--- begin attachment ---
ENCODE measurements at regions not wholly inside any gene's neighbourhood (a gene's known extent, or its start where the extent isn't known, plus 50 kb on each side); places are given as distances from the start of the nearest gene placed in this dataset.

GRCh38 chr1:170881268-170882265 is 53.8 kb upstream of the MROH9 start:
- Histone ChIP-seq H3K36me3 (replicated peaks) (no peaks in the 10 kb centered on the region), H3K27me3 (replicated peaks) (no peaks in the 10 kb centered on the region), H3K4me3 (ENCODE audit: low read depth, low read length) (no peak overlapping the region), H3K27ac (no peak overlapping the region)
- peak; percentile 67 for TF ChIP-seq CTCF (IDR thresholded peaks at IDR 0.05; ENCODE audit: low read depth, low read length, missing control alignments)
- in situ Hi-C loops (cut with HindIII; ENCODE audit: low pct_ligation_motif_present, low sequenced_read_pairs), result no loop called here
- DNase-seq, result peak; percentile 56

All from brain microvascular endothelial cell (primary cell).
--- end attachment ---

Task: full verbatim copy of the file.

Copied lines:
ENCODE measurements at regions not wholly inside any gene's neighbourhood (a gene's known extent, or its start where the extent isn't known, plus 50 kb on each side); places are given as distances from the start of the nearest gene placed in this dataset.

GRCh38 chr1:170881268-170882265 is 53.8 kb upstream of the MROH9 start:
- Histone ChIP-seq H3K36me3 (replicated peaks) (no peaks in the 10 kb centered on the region), H3K27me3 (replicated peaks) (no peaks in the 10 kb centered on the region), H3K4me3 (ENCODE audit: low read depth, low read length) (no peak overlapping the region), H3K27ac (no peak overlapping the region)
- peak; percentile 67 for TF ChIP-seq CTCF (IDR thresholded peaks at IDR 0.05; ENCODE audit: low read depth, low read length, missing control alignments)
- in situ Hi-C loops (cut with HindIII; ENCODE audit: low pct_ligation_motif_present, low sequenced_read_pairs), result no loop called here
- DNase-seq, result peak; percentile 56

All from brain microvascular endothelial cell (primary cell).